universal reality (almost): the case of categories and colors
I’m interested in the nature of reality and particularly the boundaries and scope of the social construction of reality. I think social construction clearly plays an important role, but the question is, how “strong” is that role? For example, I think the performativity argument (and associated “strong programme”) pushes the social construction argument way too far.
But let’s get more specific: what role do categories, language and naming play in the construction of reality?
One empirical setting for actually studying this question is the case of color categories and color naming, an active area of research in linguistics, computer science and psychology. Scholars in this space have looked at whether the extant categories and names of colors of particular languages impact what individuals actually see and remember. The famous Sapir-Whorf thesis of course argued, broadly, that language, categories and culture strongly determine perception and reality. But, the color research shows otherwise. Languages with highly fine-grained distinctions for individual colors, as well as languages with relatively few (or even no!) distinctions and names for color, lead to the same perceptions and experiences of color. (Check out the citations below to see the clever way in which this is empirically tested.)
Well, almost. Recent work is making some important qualifications to the argument (articulating a middle ground, of sorts, between universality and strong construction), and there clearly is a very active debate in this space.
Here are some links to this literature:
- Berlin & Kay. 1991 (2nd edition). Basic color terms: Their universality and evolution. University of California Press.
- Lindsey & Brown. 2006. Universality of color names. Proceedings of the National Academy of Sciences, 103: 16608-16613.
- Terry Regier, Paul Kay, Aubrey Gilbert, and Richard Ivry. 2010. Language and thought: Which side are you on, anyway? In B. Malt and P. Wolff (Eds.), Words and the Mind: Perspectives on the Language-Thought Interface. New York: Oxford University Press.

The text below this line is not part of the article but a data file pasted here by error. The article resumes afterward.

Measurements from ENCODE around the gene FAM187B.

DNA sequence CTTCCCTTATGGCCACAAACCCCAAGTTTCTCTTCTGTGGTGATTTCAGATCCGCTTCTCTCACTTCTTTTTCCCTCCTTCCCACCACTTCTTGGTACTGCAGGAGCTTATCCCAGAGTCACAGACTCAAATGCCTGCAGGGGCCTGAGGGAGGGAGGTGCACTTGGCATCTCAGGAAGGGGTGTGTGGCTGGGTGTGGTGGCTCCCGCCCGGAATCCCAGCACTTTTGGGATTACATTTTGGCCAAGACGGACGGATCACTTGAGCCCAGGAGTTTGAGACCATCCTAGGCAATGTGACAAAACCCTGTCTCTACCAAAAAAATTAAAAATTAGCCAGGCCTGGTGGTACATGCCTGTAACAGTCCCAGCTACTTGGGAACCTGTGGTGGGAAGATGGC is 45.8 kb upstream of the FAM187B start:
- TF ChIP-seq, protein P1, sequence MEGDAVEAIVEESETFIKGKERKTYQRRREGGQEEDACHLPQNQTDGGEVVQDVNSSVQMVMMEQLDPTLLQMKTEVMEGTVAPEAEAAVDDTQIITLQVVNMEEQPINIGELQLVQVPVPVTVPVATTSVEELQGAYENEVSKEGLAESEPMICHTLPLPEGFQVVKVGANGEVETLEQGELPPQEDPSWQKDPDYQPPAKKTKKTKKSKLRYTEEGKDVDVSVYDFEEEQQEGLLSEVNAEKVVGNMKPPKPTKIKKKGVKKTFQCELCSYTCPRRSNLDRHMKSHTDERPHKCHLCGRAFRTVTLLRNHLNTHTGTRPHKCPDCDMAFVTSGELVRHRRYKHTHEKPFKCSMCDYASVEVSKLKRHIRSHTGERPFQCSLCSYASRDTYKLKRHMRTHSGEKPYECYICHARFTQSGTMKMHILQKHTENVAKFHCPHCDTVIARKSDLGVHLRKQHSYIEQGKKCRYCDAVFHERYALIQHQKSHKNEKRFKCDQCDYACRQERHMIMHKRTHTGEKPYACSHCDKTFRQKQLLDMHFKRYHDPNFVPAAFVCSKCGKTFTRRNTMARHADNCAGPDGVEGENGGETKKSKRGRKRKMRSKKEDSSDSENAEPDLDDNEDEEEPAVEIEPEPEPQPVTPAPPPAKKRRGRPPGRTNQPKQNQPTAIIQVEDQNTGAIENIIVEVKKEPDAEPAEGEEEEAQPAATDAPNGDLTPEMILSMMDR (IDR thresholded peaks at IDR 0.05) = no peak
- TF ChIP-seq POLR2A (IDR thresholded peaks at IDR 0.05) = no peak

- Ke Zhou, Lei Mo, Paul Kay, Veronica P.Y. Kwok, Tiffany N.M. Ip, & Li Hai Tan. 2010. Newly trained lexical categories produce lateralized categorical perception of color. Proceedings of the National Academy of Sciences, 107: 9974-9978.
- See Paul Kay’s web site.
- Also check out the World Color Survey @ Berkeley.
Now, I don’t, by any means, think that the color research necessarily is a knock-down argument against social construction. But I do think this research definitely questions the “strong” form of construction — I have opportunistically cited and referred to these and other findings to make that point. And another, perhaps unfair, knockdown argument is that no matter what linguistic categories a color-blind person has, it simply won’t matter in the perception of color.
There is of course much debate in the color literature as well and some of the work points toward a particular, softer form of construction. And, the color research of course is just one setting, and the findings may not generalize to other settings. But I do like the fact that the color research actually allows us to more rigorously say some things — with the usual qualifications and questions — about the specific role that language (as well as categories, culture etc) plays in the way we perceive the world.